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Happy St Patrick’s Day!
March 17, the day the patron saint of Ireland died, commemorates St Patrick and the arrival of Christianity in Ireland.
So, who is this Saint Patrick guy, exactly?
Like many Americans, I grew up celebrating this festive holiday alongside the large U.S. Irish diaspora, not knowing much about the historical significance of Saint Patrick.
What you may not realize (and I actually first discovered on my friend’s site The Fairytale Traveler) is that Saint Patrick was British not Irish. Born to a wealthy Romano-British family, he was kidnapped at 16 and taken to Gaelic Ireland, where he was a slave for six years. During this stint of servitude, he found God, and God told him to escape to the coast where a ship would be waiting to take him home. Once back on the main British Isle, he became a priest. His grandfather was already a priest and father a deacon in the Christian church.
He then returned to the land that held him captive and where he found God to convert those pagan Irish heathens to Christianity. He spent many years evangelizing the northern half of Ireland, converting thousands to Christianity. He supposedly used the abundant three leaf clover or shamrock to explain the holy trinity to his captive audience.
Green became associated with Ireland after the Irish Confederates flew a green harp flag in 1640.
Saint Patrick’s DAY
The day was made an official Christian feast day in the 17th century. The Lenten restrictions on eating and drinking (remember, we kicked off Lent with Mardi Gras) were lifted on this day, which has propagated the tradition of heavy beer and Jameson drinking, apparently.
It’s a public (i.e. government) holiday in the Republic of Ireland, Northern Ireland, Labrador, Newfoundland, and Montserrat. The government hasn’t yet mandated that we take paid vacation on March 17 in the U.S., but the holiday is still joyously celebrated by the Irish diaspora (and all those who stand by them) here, as well as Britain, Canada, Argentina, New Zealand, and Australia. My Irish friend had a big St. Paddy’s Day celebration in Australia last year (check out that convo and photos). Oh, and she corrected me; it’s not St. Patty’s Day, it’s St. Paddy‘s Day.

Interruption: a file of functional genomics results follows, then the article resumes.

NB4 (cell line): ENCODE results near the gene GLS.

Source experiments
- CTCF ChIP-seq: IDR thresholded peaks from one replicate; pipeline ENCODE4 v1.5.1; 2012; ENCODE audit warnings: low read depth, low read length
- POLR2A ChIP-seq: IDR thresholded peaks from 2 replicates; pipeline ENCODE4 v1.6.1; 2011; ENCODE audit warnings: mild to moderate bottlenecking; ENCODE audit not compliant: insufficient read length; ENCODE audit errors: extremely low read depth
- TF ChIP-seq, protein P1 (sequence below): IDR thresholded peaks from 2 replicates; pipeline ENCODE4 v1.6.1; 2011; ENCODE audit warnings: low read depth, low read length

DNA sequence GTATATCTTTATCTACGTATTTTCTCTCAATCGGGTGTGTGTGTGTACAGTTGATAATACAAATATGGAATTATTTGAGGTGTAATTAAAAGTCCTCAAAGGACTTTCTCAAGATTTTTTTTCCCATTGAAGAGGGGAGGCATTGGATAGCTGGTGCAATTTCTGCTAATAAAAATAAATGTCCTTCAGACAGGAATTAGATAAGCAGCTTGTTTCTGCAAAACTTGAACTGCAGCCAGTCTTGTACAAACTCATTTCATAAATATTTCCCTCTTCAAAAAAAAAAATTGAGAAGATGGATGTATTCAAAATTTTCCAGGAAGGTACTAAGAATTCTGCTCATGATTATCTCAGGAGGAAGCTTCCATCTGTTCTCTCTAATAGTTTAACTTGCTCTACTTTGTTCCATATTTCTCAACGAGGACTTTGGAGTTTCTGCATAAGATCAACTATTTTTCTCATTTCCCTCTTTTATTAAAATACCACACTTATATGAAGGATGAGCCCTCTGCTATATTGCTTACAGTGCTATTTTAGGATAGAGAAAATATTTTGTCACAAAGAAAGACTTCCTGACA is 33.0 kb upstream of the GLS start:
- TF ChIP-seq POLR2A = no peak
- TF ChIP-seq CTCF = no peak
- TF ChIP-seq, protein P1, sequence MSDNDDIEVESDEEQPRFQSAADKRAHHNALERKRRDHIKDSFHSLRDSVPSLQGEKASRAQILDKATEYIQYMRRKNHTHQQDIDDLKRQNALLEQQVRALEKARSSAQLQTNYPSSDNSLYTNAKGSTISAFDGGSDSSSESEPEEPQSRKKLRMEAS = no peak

Baton Rouge St. Paddy’s Day
Like I said, growing up, we always celebrated St. Patrick’s Day, but I never really knew the history behind it. Yesterday, I went to what was probably my tenth Baton Rouge St. Patrick’s Day parade (just a guess), and this year, I knew a little more about the origins of this celebration.
I’m glad I did a little research. Here are some highlights from the parade…
Check out what some other bloggers are writing about Ireland for St. Patrick’s Day!!
The Wandering Educators compiled an amazing, all-inclusive list of everything Ireland, both entire websites and blog posts by category.
Bret and Mary of Green Global Travel posted some amazing Irish recipes for St. Patrick’s Day, including shepherd’s pie and Guinness BBQ burger!
Nick shares his crazy tale of Team America in Dublin, where it’s all about Guinness, parades and….a green Liffey River?
Read all about Ireland’s best eats, including….chocolate marshmallow and berry pizza from Travel With Bender.
Billie and Steve relive their Ireland travel memories for St. Patrick’s Day.
I’ve also written lots of posts about Ireland:
From Connemara’s land of bogs, to Dublin’s pub scene (and the smallest pub in the city)…. from the striking Cliffs of Moher and the Dunguaire Castle to the famous Ring of Kerry…. from Killarney National Park to touring the Guinness Storehouse….It’s all there!